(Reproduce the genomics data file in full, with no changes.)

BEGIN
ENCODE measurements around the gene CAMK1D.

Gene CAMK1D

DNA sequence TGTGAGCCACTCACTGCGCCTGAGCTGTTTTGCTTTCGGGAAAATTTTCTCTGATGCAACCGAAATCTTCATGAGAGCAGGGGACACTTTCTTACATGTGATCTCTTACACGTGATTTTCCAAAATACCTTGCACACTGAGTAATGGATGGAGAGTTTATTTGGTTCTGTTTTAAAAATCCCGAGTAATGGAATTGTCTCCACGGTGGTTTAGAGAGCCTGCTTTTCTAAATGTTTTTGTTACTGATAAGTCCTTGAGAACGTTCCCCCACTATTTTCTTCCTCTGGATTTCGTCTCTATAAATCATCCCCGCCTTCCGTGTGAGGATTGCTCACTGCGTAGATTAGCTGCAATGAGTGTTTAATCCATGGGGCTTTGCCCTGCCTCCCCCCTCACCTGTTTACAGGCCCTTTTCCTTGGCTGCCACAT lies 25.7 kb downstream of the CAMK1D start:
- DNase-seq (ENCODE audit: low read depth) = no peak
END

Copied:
ENCODE measurements around the gene CAMK1D.

Gene CAMK1D

DNA sequence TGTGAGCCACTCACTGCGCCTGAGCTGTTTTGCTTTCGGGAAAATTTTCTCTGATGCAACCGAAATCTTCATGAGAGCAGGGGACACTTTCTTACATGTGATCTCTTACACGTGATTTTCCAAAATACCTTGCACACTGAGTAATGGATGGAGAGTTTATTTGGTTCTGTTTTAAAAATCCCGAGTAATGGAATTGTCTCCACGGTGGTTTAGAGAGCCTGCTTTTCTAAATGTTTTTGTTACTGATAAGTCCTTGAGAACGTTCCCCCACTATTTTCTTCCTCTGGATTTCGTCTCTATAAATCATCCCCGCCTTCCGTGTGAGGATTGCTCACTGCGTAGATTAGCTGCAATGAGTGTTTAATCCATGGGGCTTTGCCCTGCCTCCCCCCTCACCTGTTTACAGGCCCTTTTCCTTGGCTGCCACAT lies 25.7 kb downstream of the CAMK1D start:
- DNase-seq (ENCODE audit: low read depth) = no peak